Steps and Complications Along the Path Towards Human Unity

It was clear to Sri Aurobindo in the 2nd decade of the 20th Century, that major changes in the world’s political, economic and social systems were in motion, with the impetus of the First World War working to break down some of the entrenched interests and raise up many who were previously without a real voice in society.  He foresaw the power of the workers’ movement and the development of the women’s movement, as well as, on the national scale, the development of State Socialism as a powerful alternative system to the capitalistic and imperialistic models.  He recognised, at the same time, that none of these movements occurs in a vacuum, and there are resurgences of old ideas that can set back any of these directions for a time, as well as the development of new and potentially higher ideals to move humanity further along the lines of progress; thus, one could expect competing interests to battle for supremacy and control as any new direction gained strength.  The subsequent history bears out both sides of his prediction.

With regard to the movement towards human unity that he saw as inevitable within this framework, he declared “We can see on what lines it is likely to work itself out, if at all,–at first by a sort of understanding and initial union for the most pressing common needs, arrangements of commerce, arrangements of peace and war, arrangements for the common arbitration of disputes, arrangements for the policing of the world.  These crude initial arrangements, once accepted, will naturally develop by the pressure of the governing idea and the inherent need into a closer unity and even perhaps in the long end into a common supreme government which may endure till the defects of the system established and the rise of other ideals and tendencies inconsistent with its maintenance lead either to a new radical change or to its entire dissolution into its natural elements and constituents.”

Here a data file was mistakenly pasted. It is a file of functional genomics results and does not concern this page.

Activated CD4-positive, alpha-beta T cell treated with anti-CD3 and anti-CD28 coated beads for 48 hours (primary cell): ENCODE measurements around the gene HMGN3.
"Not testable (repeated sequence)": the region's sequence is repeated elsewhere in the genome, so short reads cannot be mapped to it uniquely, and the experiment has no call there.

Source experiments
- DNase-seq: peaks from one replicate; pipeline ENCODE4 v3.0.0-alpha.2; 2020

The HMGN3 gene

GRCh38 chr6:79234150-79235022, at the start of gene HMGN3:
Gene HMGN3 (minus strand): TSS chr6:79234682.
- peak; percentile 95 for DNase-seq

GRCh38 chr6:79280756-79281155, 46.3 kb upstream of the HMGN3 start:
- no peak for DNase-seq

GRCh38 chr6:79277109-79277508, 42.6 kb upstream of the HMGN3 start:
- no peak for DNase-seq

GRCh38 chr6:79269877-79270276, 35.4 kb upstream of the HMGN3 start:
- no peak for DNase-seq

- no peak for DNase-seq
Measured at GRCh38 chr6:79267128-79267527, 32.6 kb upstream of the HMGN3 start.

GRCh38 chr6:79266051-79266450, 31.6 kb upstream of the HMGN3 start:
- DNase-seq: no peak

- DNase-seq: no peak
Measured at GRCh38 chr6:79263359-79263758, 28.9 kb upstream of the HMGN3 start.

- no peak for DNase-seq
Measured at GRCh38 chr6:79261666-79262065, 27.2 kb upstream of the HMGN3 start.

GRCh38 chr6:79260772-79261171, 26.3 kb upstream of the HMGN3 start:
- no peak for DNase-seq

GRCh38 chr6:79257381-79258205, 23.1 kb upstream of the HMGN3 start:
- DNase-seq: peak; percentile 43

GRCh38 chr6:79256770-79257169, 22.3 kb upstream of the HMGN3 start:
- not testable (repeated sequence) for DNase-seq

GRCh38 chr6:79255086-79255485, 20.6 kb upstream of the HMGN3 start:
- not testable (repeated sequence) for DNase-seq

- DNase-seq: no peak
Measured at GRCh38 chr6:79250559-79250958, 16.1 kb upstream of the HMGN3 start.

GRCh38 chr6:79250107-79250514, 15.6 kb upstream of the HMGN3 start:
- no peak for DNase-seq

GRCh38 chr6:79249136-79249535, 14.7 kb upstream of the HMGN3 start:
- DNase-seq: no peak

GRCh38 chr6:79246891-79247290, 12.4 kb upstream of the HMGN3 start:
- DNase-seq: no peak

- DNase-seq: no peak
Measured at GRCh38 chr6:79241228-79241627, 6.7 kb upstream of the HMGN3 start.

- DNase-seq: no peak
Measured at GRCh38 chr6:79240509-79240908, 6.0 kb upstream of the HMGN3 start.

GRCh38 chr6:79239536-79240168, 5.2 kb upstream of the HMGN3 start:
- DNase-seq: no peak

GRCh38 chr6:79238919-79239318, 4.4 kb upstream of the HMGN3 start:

The old colonial order had to give way for these tendencies to push themselves forward, and indeed, we saw the rise during the 20th century of many dozens of new nations, independent of their former colonial rulers, and now having an active voice on the world stage.

He also foresaw that the pressure for equality would eventually recognise the need to treat women as equals in society, “…with an internal arrangement of society and an administrative mould progressing rapidly towards a rigorous State socialism and equality by which the woman and the worker will chiefly profit.”

The rise of the concepts of State Socialism, however, when carried to more pervasive and extreme lengths, would also spur a reaction:  “We know not what surprises of the great human drama, what violent resurgence of the old nation-idea, what collisions, failures, unexpected results in the working out of the new social tendencies, what revolt of the human spirit against a burdensome and mechanical State collectivism, what growth and power perhaps of a gospel of philosophic anarchism missioned to reassert man’s ineradicable yearning for individual liberty and free self-fulfilment, what unforeseen religious and spiritual revolutions may not intervene in the very course of this present movement of mankind and divert it to quite another denouement.”


Sri Aurobindo, The Ideal of Human Unity, Part I, Chapter 11, The Small Free Unit and the Larger Concentrated Unity, pp. 85-86